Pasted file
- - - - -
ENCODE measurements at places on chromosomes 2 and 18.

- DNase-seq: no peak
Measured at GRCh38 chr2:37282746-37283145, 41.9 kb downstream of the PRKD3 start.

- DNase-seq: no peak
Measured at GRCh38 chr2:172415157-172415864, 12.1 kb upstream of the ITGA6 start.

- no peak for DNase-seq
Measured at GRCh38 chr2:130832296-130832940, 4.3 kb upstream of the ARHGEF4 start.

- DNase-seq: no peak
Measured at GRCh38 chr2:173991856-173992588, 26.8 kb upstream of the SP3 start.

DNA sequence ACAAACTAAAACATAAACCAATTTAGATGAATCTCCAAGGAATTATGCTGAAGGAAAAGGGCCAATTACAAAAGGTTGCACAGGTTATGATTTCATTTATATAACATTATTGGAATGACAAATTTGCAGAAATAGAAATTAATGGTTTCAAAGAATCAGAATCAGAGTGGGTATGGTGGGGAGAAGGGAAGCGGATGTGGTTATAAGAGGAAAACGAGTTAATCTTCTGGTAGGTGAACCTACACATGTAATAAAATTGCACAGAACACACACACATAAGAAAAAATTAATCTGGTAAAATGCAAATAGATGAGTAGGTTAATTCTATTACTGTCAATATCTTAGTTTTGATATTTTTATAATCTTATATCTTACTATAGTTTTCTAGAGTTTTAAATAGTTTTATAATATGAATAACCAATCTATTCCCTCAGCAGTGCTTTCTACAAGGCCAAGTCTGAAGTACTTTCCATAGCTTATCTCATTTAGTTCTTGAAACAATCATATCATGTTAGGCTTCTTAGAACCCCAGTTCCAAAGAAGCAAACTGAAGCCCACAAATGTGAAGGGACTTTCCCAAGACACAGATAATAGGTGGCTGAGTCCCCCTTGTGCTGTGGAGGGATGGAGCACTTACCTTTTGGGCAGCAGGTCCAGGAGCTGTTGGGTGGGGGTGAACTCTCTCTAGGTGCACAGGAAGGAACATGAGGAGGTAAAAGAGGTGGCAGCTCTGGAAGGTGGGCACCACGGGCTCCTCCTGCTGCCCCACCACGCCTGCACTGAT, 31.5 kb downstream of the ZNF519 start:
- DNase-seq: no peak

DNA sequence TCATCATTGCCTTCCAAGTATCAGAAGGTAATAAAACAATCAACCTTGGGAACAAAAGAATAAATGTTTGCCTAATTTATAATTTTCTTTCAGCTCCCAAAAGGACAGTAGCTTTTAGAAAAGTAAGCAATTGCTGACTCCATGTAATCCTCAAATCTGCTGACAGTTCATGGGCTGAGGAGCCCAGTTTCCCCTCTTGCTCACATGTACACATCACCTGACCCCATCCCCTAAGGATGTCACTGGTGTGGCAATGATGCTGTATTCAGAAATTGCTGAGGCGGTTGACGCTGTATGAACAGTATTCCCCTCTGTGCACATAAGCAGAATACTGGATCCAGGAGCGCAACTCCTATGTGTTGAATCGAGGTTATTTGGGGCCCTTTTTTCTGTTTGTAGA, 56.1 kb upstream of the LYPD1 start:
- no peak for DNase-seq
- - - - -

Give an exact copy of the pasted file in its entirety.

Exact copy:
ENCODE measurements at places on chromosomes 2 and 18.

- DNase-seq: no peak
Measured at GRCh38 chr2:37282746-37283145, 41.9 kb downstream of the PRKD3 start.

- DNase-seq: no peak
Measured at GRCh38 chr2:172415157-172415864, 12.1 kb upstream of the ITGA6 start.

- no peak for DNase-seq
Measured at GRCh38 chr2:130832296-130832940, 4.3 kb upstream of the ARHGEF4 start.

- DNase-seq: no peak
Measured at GRCh38 chr2:173991856-173992588, 26.8 kb upstream of the SP3 start.

DNA sequence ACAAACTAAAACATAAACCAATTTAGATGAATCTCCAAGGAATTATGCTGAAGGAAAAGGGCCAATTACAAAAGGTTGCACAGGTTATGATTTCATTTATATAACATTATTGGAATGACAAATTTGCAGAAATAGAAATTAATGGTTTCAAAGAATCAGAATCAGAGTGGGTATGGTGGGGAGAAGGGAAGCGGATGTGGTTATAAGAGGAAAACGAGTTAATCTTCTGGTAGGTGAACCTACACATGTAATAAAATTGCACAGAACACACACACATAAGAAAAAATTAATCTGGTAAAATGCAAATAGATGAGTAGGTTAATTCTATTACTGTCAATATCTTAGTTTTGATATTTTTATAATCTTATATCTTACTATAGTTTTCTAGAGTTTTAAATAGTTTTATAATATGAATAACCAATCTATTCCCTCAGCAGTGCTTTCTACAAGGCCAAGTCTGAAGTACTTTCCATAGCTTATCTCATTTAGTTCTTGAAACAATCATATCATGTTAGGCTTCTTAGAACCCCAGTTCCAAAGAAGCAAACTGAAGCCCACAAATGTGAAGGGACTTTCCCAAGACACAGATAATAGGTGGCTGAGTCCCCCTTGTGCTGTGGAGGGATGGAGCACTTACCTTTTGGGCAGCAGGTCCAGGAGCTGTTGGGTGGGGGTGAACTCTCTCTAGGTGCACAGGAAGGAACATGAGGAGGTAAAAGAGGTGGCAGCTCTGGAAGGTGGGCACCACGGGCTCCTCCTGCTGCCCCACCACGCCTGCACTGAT, 31.5 kb downstream of the ZNF519 start:
- DNase-seq: no peak

DNA sequence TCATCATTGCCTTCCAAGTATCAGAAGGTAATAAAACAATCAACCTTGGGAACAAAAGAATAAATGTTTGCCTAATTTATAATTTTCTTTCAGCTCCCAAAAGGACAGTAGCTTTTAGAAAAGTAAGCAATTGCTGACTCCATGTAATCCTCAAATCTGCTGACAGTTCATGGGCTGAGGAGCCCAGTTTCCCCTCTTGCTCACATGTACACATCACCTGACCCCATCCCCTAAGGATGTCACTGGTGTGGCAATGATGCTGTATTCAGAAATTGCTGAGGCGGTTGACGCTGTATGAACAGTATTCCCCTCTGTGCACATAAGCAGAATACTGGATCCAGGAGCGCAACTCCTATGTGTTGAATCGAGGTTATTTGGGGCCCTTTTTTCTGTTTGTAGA, 56.1 kb upstream of the LYPD1 start:
- no peak for DNase-seq